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About this Piece



Length: 20 minutes

Orchestration: piccolo, 2 flutes, 2 oboes, English horn, 2 clarinets, bass clarinet, two bassoons, contrabassoon, 4 horns, 3 trumpets, 3 trombones, tuba, timpani, percussion (timbaletas [pitched drums], bongos, amplified marimba, xylophone, crotales [small, pitched brass discs], vibraphone, Almglocken [pitched Alpine herd bells], two triangles, two cymbals, a water gong [a tam-tam or gong lowered into a large basin filled with water], bass drum, and tenor drum), piano, harp, strings, and solo percussion.

First Los Angeles Philharmonic performances

Though percussion instruments are as ancient and as universal as any instrument, their place in the orchestra has rarely been “front and center.” Indeed, sometimes we can’t even see the percussionists in the back of the orchestra, we just hear their colorful work “back there somewhere.” (This is ignoring the fact that, technically of course, the piano is a percussion instrument.)

Such is not the case in Joseph Schwantner’s Concerto for Percussion and Orchestra, a work commissioned by the New York Philharmonic for its 150th-anniversary season (1992-93). Percussion is featured throughout. We hear its colorful capabilities, ranging from the bizarre and other-worldly sound of the “water gong” to the ethereal sound of the bowed vibraphone and bowed crotales, from the evocative clang of the Almglocken (popularized by 19th-century composer Gustav Mahler) to the sheer power of drums in the third-movement cadenza that is as impressive and as in-your-face as any drum solo at a rock concert.

Unlike many members of the orchestra, percussionists don’t play just one instrument; they play many, often instruments that require entirely different techniques. Timpani, bongos, and concert bass drum – even though they seem similar – actually require quite an adjustment on the part of the player. They are, for example, often played with different mallets, sticks, or even with the hands. Keyboard percussion such as vibraphone and marimba are another whole category of instruments, requiring another whole technical skill-set.

For the composer it’s a bit treacherous, all those possibilities, all those sounds, and all those different techniques to consider – too many, really. The challenge for the composer is to fashion a convincing and satisfying musical experience – for the player and the listener – without seeming like a hungry kid suddenly let loose in the candy store. Schwantner does that with grace and with passion, making musical choices that give the entire work both a dramatic and an elegant quality.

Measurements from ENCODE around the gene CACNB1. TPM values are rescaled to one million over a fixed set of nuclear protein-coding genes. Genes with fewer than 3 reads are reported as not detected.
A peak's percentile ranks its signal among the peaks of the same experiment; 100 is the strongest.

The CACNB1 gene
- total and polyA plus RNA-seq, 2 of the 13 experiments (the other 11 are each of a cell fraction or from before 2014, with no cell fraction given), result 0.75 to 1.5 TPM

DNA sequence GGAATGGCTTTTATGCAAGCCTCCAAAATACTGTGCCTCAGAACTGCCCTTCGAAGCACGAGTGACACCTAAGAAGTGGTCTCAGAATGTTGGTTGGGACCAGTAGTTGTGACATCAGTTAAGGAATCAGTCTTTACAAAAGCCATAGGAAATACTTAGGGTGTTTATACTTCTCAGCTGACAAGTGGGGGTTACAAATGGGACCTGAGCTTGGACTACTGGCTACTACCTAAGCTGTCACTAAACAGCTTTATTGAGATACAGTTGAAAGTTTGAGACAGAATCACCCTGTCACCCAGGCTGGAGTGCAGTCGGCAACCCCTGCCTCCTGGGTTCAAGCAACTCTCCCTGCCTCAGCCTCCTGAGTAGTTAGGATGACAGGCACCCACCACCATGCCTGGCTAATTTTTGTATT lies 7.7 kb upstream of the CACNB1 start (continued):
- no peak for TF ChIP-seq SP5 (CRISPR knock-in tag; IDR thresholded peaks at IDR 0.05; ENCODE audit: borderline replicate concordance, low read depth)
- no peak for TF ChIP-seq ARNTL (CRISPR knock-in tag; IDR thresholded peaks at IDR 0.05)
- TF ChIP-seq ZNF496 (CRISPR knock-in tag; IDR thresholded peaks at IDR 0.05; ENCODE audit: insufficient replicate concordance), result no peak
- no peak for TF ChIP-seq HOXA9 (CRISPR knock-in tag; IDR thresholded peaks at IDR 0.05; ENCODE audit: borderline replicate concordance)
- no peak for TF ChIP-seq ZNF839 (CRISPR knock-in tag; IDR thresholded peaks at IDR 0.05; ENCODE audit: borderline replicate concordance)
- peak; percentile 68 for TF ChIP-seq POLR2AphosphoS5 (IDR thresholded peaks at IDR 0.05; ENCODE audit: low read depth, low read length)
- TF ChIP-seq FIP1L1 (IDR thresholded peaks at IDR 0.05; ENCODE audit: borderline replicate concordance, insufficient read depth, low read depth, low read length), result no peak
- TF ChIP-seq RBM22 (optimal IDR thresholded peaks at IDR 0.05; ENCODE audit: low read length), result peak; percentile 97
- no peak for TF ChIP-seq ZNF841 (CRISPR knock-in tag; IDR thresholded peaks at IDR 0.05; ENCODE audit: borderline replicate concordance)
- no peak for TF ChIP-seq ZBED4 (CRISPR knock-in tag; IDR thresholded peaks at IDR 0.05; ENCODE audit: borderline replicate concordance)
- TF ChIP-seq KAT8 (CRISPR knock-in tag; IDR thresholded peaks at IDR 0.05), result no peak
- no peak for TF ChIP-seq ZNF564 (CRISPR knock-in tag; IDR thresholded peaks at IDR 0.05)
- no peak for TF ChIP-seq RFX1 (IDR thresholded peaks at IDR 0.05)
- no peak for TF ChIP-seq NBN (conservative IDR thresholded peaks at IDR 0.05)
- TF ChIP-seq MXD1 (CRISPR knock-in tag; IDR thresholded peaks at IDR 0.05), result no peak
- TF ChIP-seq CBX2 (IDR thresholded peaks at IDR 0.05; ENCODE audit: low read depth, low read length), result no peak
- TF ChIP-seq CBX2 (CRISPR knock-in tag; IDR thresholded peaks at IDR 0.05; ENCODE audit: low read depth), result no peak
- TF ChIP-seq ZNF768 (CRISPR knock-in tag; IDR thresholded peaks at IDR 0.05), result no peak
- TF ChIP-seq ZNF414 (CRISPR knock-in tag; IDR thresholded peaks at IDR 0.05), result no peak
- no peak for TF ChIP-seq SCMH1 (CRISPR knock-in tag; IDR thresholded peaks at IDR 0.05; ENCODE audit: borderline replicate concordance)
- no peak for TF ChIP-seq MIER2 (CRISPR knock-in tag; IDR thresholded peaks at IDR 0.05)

Like his peer John Harbison, Schwantner has an impressive list of credentials. He was also awarded the Pulitzer Prize (in 1969, for his first [!] orchestral work Aftertones of Infinity), the Kennedy Center Friedheim Awards First Prize, as well as a Guggenheim Foundation Fellowship, several grants from the National Endowment for the Arts, and the Charles Ives Scholarship from the American Academy of Arts and Letters. Schwantner’s catalogue of works is extensive, and his music is regularly recorded and performed by orchestras around the world.

For the premiere recording of the Concerto for Percussion and Orchestra on RCA Red Seal, Schwantner included the following note:

The Concerto, cast in a three-movement arch-like design, opens with the soloist stationed near the other percussionists. A collaborative relationship develops between the soloist and [her] percussion colleagues in an expanded ensemble that also includes piano and harp. The soloist, forcefully and propulsively, articulates the primary musical materials with a battery of timbaletas a pair of bongos, amplified marimba, xylophone, and a two-octave set of crotales. The marimba and drums are most prominently featured in this movement.

Throughout the second movement, In memoriam, a slow, dark-hued elegy [the work is dedicated to Schwantner’s good friend and fellow composer Stephen Albert, who died while this Concerto was being composed] , the soloist is placed center-stage, while the other percussionists remain silent. The soloist employs a vibraphone (played both with mallets and with a contrabass bow), a rack of nine Almglocken, a high-octave set of crotales (played with beaters and with a bow), two triangles, two cymbals, a water gong (a tam-tam lowered into a large kettledrum filled with water), a concert bass drum, and a tenor drum. Two principal ideas appear: a pair of recurrent ringing sonorities played on the vibraphone and an insistent "heartbeat" motif articulated on the bass drum.

The second movement leads directly into the fast and rhythmic third movement, which begins with an improvisatory section for the soloist. While continuing to improvise, the soloist walks back to [her] initial performance position of the first movement. As in that movement, the amplified marimba is again prominently featured, but here the soloist plays angular and strongly accented gestures in four-mallet block voicings. The final section, drawn from the drum motives of Movement I, proceeds to a high-energy cadenza and conclusion.

— Composer and writer Dave Kopplin is Assistant Professor of Music at California State Polytechnic University, Pomona. In addition to writing for the Philharmonic, he has written for the UCLA Center for the Performing Arts, University of Florida’s Philips Center, LA Opera, and Performing Arts Magazine.